Categories: Bicycle Tour Training, How to Plan a Vacation, Travel Tips
Tips to prepare for your bicycling tripby ExperiencePlus! - Tuesday, July 27, 2010
Interview with Joeann Gutowski
We visited with Joeann Gutowski in our Fort Collins office before she heads to our Bicycling Through the Best of Provence tour this fall to ask about her routine and tips to prepare for her cycling trip.
Q. What is the starting point to prepare for an ExperiencePlus! cycling vacation?
We love when people ask “I booked a tour, now what?” Personally, I think they should start by patting themselves on the back for choosing a cycling vacation as their method to explore the world; then they should sit back and read our Travel Planning Information. Our customers receive a wealth of information broken into 3 separate pieces; the Reservation Confirmation, the Trip Planning Information, and the Final Mailing Information. Currently this consists of both electronic and printed materials, but watch for the 2010 season as we provide more electronic and fewer printed documents. We are responding to customers’ preference for less paper and continuing our goals of environmental stewardship.
Q. Is there an order of importance to this travel planning information?
Yes, I consider the following to be top priority and those that should be addressed upon booking. 1) Review the Trip Cancellation and Interruption Insurance materials we provide. Trip insurance is strongly advised and some provisions are date sensitive based upon the booking date. 2) Complete and return the Customer Information Form. This provides us with dietary and medical concerns and bike fitting measurements. 3) Review the Getting To and Away document for the starting and ending towns and respective hotels, transportation plans, and contact information for our staff specific to each tour. Like your passport, don’t leave home without it! 4) Check your passport expiration date and renew or apply for a passport if necessary.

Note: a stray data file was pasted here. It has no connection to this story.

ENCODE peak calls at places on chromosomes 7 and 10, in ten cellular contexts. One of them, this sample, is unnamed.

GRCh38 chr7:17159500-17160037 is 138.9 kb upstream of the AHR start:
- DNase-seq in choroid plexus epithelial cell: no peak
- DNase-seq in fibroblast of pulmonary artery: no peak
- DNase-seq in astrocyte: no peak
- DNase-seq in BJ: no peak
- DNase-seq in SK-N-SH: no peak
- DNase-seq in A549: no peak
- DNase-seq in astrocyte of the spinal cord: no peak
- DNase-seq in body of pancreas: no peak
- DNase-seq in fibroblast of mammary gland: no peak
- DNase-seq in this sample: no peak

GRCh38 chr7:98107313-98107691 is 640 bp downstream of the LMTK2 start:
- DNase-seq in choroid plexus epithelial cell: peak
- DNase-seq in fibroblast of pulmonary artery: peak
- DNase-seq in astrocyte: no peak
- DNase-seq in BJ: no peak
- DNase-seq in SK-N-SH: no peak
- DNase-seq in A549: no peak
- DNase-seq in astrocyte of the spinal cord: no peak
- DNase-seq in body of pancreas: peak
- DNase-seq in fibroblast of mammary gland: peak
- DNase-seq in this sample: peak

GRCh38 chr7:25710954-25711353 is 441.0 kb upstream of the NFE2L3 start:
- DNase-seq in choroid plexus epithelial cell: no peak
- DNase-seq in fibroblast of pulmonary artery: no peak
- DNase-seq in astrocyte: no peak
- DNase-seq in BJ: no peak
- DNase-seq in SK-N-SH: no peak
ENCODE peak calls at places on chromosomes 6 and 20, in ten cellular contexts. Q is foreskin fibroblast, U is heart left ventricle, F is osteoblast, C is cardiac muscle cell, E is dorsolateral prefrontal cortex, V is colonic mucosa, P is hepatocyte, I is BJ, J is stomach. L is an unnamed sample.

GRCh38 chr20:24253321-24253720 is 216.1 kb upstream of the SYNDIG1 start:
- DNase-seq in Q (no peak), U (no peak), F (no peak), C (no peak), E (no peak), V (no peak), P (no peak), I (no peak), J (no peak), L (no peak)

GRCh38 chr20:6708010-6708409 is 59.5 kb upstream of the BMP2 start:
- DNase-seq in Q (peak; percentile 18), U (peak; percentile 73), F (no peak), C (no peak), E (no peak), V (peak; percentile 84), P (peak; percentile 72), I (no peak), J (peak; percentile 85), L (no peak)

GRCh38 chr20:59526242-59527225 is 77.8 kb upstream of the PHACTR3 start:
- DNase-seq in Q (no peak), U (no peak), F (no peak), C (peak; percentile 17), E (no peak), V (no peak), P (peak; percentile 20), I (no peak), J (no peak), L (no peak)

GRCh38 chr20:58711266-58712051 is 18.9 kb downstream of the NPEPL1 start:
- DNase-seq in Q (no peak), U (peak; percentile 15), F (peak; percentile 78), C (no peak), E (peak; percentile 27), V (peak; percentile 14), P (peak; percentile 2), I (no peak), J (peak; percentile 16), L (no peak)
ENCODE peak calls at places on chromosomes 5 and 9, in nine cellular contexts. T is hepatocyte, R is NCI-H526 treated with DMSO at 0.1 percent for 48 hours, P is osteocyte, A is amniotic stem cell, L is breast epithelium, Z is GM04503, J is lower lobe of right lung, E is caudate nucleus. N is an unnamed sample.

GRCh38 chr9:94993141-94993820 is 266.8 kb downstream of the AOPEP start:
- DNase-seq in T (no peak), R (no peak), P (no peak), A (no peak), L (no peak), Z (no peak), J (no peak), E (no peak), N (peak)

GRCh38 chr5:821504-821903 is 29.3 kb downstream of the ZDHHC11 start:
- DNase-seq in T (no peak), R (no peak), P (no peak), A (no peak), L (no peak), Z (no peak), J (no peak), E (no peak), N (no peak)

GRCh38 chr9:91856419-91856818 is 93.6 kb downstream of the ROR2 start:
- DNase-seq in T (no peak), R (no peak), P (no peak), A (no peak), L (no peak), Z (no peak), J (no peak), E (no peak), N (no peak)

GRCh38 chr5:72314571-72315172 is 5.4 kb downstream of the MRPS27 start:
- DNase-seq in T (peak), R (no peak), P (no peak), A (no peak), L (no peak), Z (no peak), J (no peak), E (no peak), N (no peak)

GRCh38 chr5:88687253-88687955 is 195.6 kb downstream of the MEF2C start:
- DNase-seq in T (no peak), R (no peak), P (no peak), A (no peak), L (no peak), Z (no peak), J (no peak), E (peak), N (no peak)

Q. What and how do you pack to go on tour?
Pack Light! The general rule-of-thumb is if you will not wear something more than once then don’t pack it. Our planning materials provide a detailed packing list that provides great guidance. I also check one of the weather websites to view historical climate data for my destination. When selecting the type of luggage remember that with international travel you will most likely be hopping on and off trains or buses so maneuverability and comfort is important. We recommend a small to medium size rolling luggage, duffel, or internal frame pack; and a daypack or similar type item. I find it convenient to have an arrangement of luggage that allows me to have a free hand.
Q. So, do you have the packing light down to a science?